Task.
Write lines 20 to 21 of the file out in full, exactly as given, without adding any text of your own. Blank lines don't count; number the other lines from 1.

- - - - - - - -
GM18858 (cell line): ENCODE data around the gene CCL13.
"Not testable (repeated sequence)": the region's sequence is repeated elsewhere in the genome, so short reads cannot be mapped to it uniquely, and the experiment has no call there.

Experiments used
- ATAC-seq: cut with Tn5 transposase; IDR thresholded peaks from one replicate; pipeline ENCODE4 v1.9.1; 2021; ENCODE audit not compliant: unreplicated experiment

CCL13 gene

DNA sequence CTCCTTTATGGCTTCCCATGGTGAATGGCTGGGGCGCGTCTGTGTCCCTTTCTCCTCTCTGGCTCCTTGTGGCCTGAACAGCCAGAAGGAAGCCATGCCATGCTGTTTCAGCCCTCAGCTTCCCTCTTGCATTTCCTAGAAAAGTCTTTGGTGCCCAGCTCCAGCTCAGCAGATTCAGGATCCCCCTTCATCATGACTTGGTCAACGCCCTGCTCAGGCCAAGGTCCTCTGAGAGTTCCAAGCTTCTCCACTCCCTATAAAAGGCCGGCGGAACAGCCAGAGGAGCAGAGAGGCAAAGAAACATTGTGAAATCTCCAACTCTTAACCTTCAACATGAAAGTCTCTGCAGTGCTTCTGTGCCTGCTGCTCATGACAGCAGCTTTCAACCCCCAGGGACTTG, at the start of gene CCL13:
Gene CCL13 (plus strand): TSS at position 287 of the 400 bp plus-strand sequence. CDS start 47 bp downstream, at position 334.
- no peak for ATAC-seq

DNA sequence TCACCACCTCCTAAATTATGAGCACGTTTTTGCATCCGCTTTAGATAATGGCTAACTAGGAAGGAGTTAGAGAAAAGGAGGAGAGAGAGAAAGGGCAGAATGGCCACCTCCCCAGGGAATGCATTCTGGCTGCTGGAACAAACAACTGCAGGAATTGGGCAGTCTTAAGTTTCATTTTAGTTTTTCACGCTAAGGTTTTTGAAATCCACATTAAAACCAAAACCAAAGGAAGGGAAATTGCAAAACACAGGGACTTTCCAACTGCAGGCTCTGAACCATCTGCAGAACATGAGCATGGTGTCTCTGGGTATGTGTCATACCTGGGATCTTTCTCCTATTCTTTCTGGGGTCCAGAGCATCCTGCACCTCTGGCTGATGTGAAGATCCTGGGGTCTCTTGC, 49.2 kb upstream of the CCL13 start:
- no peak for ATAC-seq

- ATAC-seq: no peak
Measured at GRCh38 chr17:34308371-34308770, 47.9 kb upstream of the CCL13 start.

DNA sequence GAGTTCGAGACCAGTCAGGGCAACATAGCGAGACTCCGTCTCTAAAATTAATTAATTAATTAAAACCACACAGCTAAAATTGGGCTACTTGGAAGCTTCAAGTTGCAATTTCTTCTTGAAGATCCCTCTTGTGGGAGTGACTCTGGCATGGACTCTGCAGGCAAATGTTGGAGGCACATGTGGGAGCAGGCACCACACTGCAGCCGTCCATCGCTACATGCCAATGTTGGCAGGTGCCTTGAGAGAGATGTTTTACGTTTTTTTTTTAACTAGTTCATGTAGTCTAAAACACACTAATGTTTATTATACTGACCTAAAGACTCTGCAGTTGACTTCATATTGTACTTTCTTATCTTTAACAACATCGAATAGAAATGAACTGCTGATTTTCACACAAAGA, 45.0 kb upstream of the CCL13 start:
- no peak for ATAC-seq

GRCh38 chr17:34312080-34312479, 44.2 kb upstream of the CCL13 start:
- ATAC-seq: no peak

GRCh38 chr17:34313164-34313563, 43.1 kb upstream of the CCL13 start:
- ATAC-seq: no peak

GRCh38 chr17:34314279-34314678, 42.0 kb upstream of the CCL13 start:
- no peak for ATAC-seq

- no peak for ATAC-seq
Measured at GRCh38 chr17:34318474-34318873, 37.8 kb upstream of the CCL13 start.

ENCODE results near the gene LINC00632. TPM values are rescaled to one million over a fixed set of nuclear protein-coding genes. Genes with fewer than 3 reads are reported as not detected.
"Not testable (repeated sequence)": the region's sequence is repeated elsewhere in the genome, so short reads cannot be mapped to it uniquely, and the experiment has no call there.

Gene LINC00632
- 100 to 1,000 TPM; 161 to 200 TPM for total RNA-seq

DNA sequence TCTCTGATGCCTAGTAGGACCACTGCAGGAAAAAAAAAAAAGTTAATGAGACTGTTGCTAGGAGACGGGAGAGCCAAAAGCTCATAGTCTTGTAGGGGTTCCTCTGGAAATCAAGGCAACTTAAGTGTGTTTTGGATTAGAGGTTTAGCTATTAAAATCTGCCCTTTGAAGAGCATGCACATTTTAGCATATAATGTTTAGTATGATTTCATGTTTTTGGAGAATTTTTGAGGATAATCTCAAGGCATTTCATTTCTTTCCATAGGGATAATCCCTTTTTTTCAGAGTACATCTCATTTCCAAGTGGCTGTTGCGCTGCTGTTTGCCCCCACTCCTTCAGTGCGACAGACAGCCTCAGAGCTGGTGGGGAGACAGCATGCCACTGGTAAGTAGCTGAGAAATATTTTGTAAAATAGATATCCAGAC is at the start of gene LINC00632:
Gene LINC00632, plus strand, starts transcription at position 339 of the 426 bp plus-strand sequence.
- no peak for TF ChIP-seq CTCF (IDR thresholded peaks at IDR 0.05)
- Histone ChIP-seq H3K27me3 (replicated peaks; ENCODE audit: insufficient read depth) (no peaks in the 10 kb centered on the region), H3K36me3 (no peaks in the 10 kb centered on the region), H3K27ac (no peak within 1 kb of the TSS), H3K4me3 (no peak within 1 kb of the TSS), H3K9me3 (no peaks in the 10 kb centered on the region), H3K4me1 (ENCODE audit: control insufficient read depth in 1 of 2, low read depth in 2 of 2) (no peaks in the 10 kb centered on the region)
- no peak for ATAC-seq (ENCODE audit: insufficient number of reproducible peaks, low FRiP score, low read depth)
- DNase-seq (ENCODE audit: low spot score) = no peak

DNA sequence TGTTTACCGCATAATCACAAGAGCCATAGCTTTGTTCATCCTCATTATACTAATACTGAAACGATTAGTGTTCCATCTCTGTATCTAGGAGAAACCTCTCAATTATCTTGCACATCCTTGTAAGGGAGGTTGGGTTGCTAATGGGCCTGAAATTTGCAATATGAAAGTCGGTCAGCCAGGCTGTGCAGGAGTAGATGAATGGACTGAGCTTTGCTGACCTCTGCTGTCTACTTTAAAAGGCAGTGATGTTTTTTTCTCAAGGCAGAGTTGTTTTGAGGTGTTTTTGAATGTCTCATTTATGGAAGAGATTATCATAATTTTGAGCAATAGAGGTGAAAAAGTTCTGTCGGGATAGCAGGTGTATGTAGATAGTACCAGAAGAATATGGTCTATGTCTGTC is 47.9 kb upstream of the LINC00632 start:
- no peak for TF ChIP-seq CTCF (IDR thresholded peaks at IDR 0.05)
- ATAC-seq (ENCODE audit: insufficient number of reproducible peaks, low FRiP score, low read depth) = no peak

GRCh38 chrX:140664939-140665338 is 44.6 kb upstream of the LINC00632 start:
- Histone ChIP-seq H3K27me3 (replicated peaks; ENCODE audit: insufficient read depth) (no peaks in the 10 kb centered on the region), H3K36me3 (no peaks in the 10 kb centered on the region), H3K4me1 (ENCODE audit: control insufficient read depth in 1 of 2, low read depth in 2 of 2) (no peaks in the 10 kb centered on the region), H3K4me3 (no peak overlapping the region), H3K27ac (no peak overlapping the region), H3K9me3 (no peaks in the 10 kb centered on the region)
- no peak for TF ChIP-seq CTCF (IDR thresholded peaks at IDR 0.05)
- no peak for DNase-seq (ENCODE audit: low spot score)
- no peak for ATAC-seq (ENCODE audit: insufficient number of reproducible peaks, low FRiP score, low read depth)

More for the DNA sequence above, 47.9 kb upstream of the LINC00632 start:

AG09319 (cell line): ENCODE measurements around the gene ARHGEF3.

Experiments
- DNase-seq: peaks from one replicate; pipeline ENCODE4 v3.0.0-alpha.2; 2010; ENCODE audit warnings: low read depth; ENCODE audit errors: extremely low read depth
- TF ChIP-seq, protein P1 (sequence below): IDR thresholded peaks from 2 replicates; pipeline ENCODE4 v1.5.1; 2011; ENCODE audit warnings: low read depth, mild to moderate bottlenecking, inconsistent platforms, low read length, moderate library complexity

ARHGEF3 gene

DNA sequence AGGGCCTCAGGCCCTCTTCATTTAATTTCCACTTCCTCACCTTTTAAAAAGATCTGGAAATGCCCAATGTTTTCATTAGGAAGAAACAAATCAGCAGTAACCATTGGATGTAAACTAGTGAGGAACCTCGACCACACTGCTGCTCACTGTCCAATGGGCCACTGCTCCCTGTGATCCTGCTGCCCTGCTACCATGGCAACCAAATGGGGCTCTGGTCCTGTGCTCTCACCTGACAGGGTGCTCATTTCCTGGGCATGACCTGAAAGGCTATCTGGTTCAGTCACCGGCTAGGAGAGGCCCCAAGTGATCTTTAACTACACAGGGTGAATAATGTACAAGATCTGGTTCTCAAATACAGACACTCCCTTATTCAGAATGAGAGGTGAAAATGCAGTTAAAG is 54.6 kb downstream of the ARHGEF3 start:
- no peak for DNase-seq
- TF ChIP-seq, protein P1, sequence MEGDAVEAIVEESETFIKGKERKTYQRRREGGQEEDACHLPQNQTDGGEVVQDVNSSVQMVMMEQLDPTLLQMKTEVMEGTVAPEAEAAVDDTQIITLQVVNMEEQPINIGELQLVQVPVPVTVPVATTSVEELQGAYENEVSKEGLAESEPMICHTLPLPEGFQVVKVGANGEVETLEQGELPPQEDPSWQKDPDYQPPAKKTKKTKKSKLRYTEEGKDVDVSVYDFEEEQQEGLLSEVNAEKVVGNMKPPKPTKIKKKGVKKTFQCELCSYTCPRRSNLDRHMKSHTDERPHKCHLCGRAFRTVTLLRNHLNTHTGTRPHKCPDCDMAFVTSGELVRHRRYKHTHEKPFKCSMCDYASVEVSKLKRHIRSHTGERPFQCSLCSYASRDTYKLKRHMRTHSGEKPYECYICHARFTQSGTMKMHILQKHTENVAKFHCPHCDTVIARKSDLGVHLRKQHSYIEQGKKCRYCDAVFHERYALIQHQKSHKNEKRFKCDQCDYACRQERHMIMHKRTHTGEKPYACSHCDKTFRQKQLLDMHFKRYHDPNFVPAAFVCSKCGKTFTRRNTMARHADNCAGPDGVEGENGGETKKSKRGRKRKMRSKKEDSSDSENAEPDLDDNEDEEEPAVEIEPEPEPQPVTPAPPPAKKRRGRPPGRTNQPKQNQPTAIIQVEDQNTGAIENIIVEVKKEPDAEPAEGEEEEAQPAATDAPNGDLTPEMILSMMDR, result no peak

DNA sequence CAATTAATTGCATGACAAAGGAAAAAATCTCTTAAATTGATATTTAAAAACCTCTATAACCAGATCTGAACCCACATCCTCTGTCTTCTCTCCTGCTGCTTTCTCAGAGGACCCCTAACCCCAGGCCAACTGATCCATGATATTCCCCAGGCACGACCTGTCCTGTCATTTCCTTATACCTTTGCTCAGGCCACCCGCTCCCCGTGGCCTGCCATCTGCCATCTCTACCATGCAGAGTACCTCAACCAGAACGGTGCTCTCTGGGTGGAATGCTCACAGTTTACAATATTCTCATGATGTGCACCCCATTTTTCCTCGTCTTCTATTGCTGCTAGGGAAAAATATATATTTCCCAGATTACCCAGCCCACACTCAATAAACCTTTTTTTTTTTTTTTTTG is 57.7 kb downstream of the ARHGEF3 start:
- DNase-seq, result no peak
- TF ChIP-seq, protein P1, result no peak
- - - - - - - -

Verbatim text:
- no peak for ATAC-seq

- no peak for ATAC-seq